February 16th

Purple Sandpiper – Peter Boardman

Grey Seal – Dave Miller

Dunlin and a Ringed Plover – Dave Miller

A pair of Stonechat, perhaps back on territory, in the No Dogs Field, Wick, is a nice start to a short post. In contrast, however, a reminder we’re still actually in winter came from 2 Fieldfare, a Redwing and 5 Purple Sandpiper about the area. Moving back to the coming spring though, 4 Mediterranean Gull passed over Stanpit.

February 15th

Male Chaffinch in song on Riversmeet Meadow – Alan Crockard

Goldcrest, in the same area – Alan Crockard

The sea hasn’t been looked at for a few days; so, it’s nice to mention singles of Great Northern Diver and Great Crested Grebe from an hour at the Beach Huts, this morning. Meanwhile, a vocal Mediterranean Gull went over Crouch Hill, and Wick produced a Fieldfare, a male Bullfinch by the Wooden Bridge and the seemingly, now-resident Buzzard.

February 14th

There is nothing to report from another damp day of weather.

February 13th

Cetti’s Warbler – Alan Crockard

The only news from a largely damp day is of 3 Mediterranean Gull over Wick, plus a Bullfinch along the central path there.

February 12th

Turnstone – George Garland

Bar-tailed Godwit – Alan Crockard

The photos are the day’s only news.

February 11th

Knot are scarce in winter here – this bird was seen arriving over Mudeford Quay, before joining the in-harbour Dunlin flock – Scott Usher

…which also hosted this one of 2 Purple Sandpiper – a real rarity on the saltmarsh – Scott Usher

The highlights of the WeBS count were a Knot and 4 Purple Sandpiper, but also: eleven each of Grey Plover and Ringed Plover, a good total of 290 Dunlin and 8 Black-tailed Godwit – the latter presumably not knowing that something approaching 10% of the world population of their race was around four miles to the north, on the floods of the Avon Valley. Back to the harbour, where the wildfowl included: 2 Pintail, 4 Shelduck, 42 Brent Goose, 108 Teal and 854 Wigeon; and, although a single Moorhen was logged, coot were again a no-show! To finish, the Marsh Harrier numbered at least three.

February 10th

There were more signs of spring today – a Chiffchaff in song by the Wooden Bridge, while a Mediterranean Gull settled on Crouch Hill. Offshore, from the Beach Huts, a Great Northern Diver, 7 Red-throated Diver, 15 Common Scoter, a further 3 Mediterranean Gull and 4 Common Gull passed by; with 24 Pintail, 5 Shoveler and 2 Great Crested Grebe also logged. The White-tailed Eagle was on South Marsh from at least 08:40 and left just under an hour later, when the saltmarsh was pretty much all covered by water.

February 9th

Little Gull – Scott Usher

A Firecrest in the No Dogs Field on Wick may be a hint they are on the return to their breeding areas; likewise, two calling Mediterranean Gull over Stanpit. Gull of the day, however, was an adult Little Gull that hawked Stanpit Creek and a flooded North Marsh. The rest of the news comes from: 16 Purple Sandpiper midway along the sandspit; a Fieldfare on Wick; a Marsh Harrier over the Wick reeds; and the White-tailed Eagle around the area early on.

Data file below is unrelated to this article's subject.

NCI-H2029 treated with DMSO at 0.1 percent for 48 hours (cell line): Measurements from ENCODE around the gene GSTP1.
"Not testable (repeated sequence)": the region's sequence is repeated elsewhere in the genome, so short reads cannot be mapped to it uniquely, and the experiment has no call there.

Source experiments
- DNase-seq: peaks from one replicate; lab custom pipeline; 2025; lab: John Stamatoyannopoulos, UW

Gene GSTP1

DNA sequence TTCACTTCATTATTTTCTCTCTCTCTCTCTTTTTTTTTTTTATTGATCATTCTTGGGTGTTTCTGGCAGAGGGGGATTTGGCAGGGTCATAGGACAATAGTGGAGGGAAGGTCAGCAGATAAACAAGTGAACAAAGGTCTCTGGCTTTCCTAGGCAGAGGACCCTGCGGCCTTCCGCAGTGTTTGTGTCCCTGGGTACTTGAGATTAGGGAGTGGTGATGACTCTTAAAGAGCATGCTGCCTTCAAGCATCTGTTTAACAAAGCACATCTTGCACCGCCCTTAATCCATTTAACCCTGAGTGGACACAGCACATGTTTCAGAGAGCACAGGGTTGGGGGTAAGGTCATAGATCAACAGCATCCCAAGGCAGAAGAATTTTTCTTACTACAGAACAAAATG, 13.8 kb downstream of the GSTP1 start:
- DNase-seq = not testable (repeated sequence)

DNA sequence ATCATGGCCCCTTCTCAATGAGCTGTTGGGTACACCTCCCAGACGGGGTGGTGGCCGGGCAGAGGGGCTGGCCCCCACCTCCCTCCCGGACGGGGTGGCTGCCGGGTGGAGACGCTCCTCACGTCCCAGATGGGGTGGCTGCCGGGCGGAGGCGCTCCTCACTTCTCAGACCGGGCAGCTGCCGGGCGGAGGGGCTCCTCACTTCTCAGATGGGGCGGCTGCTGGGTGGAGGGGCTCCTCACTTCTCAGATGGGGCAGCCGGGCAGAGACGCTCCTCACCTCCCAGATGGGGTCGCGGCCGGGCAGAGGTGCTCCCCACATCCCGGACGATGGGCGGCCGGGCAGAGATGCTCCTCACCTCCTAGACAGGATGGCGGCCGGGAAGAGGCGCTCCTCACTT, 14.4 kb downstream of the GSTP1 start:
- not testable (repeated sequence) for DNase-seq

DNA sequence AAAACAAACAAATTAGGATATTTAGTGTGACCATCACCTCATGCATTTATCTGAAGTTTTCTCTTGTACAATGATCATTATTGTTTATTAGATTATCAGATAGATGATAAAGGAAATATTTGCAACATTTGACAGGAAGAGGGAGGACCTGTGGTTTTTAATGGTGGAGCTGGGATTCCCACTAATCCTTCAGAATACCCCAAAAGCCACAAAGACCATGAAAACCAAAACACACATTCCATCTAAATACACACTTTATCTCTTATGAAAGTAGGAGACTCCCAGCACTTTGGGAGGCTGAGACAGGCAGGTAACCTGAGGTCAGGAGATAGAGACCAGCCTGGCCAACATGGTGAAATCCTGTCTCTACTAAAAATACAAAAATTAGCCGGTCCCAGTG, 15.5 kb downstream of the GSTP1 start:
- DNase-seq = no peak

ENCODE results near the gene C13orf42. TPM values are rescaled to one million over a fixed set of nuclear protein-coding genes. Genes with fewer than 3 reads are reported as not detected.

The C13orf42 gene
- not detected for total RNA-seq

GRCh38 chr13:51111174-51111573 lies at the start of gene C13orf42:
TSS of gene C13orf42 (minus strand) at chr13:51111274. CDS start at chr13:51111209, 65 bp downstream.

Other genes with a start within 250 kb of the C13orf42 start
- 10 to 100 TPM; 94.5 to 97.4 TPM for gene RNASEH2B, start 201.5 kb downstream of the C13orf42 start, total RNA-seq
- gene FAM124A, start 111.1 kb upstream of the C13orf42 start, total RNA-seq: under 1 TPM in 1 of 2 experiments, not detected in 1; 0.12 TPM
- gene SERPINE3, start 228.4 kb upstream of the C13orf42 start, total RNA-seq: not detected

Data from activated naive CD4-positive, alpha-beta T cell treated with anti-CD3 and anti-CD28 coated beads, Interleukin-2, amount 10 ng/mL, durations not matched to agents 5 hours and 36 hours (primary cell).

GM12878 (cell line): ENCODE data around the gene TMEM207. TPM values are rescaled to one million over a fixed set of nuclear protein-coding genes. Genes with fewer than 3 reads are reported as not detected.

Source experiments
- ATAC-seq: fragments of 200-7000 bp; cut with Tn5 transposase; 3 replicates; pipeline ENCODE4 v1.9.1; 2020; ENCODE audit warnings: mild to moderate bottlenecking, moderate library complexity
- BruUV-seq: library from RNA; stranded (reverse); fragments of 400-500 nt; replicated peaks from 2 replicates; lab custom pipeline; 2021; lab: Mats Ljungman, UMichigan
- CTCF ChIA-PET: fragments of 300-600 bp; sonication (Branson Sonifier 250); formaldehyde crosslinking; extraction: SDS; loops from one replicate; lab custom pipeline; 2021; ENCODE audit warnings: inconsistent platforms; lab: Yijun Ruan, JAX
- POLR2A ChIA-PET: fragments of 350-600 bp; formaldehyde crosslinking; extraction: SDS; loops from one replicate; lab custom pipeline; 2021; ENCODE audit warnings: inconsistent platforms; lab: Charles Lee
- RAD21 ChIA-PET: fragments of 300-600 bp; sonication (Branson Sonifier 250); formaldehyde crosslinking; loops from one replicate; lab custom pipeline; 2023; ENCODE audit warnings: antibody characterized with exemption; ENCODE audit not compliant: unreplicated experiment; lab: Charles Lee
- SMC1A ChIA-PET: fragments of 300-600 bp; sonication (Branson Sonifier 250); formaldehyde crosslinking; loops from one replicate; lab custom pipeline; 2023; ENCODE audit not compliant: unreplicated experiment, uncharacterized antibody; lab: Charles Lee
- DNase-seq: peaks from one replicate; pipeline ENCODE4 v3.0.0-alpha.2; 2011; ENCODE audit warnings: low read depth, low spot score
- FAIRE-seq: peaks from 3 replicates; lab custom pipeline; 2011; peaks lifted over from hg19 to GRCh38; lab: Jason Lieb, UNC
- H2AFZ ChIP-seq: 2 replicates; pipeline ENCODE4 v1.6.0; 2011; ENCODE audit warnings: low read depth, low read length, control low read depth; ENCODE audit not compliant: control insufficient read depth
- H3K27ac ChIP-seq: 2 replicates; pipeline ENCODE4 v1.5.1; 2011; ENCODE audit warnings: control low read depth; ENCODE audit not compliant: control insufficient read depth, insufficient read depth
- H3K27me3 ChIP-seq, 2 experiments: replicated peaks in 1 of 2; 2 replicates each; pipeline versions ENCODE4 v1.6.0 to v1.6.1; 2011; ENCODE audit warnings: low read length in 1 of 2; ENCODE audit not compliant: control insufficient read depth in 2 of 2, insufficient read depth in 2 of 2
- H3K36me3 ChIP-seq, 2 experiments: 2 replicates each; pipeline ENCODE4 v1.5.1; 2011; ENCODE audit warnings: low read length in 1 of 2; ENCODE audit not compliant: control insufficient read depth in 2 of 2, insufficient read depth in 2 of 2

February 8th

All the news for the day comes from Wick and involves: 2 Fieldfare in the North Paddock, a pair of Bullfinch on the central path, 3 Shelduck over and 3 Marsh Harrier.

February 7th

Meadow Pipit – Dave Miller

Again, it’s a day of slow news, although a Jack Snipe on Wick Water Meadows was a nice record.

February 6th

There is very little to report upon today – the best probably being a Red Kite over at 08:10 and 15 Purple Sandpiper seen from Mudeford. Meanwhile, a Bullfinch was on Wick and at least one Marsh Harrier was about.

February 5th

As has been noted in other places, Mediterranean Gull seem to be on the return – they are something of a rarity here in winter, so eight out to sea over Mudeford Quay this morning was of note. Also from the quay, 10 Purple Sandpiper on the sandspit, while what was probably a further three were at the southern end of the spit. Combined seawatching totals come to: 3 Red-throated Diver, and minimums of 21 Common Scoter and 5 Great Crested Grebe respectively. To finish, at dawn, a Redpoll, 7 Cattle Egret and over 40 Little Egret left the roost.

February 4th

Purple Sandpiper – Adam Court

Ringed Plover – Adam Court

Winter thrushes are still trickling in – a Fieldfare and 8 Redwing this morning on Wick, where there was also a Grey Wagtail. Other than at least 3 Purple Sandpiper on the sandspit, the White-tailed Eagle briefly visited at around 08:00.

February 3rd

A group of 14 Purple Sandpiper on groynes at the northern end of the sandspit, during the afternoon, was a nice record. Earlier, a Bar-tailed Godwit, 76 Dunlin, 9 Pintail, 52 Brent Goose and 3 Shelduck were counted at Stanpit. To finish a rather short post, the White-tailed Eagle, G818, was around Stanpit Bight from 08:30-10:30.

February 2nd

Water Rail – Dave Miller

It’s looking like the Peregrine are heading towards their third season on the Priory – Alan Crockard

…and a recent rarity – Coot – Dave Miller

A Glossy Ibis circuited the area late in the morning, with a Great White Egret having previously been seen heading inland. Meanwhile, spring was in the air on Wick – 6 Song Thrush singing there; plus a Grey Wagtail by the Wooden Bridge. At sea, 14 Red-throated Diver headed towards the Solent, and 47 Pintail, 26 Shoveler and a Mediterranean Gull went west; while 15 Common Scoter and 5 Razorbill were also logged; and 5 Purple Sandpiper were on the sandspit groynes. To finish, 2 Firecrest and 6 Redwing were returned from the Wood.

February 1st

The contemporarily, scare species of Pochard was a nice sight this morning – one circuiting and then heading inland. A White-tailed Eagle was seen, airborne well north of the area, but from within. The sea returned 21 Red-throated Diver, mostly east, and 3 Fulmar; 26 Cattle Egret left the roost; a Treecreeper was opposite Holloway’s Dock; and at least 3 Marsh Harrier used the area.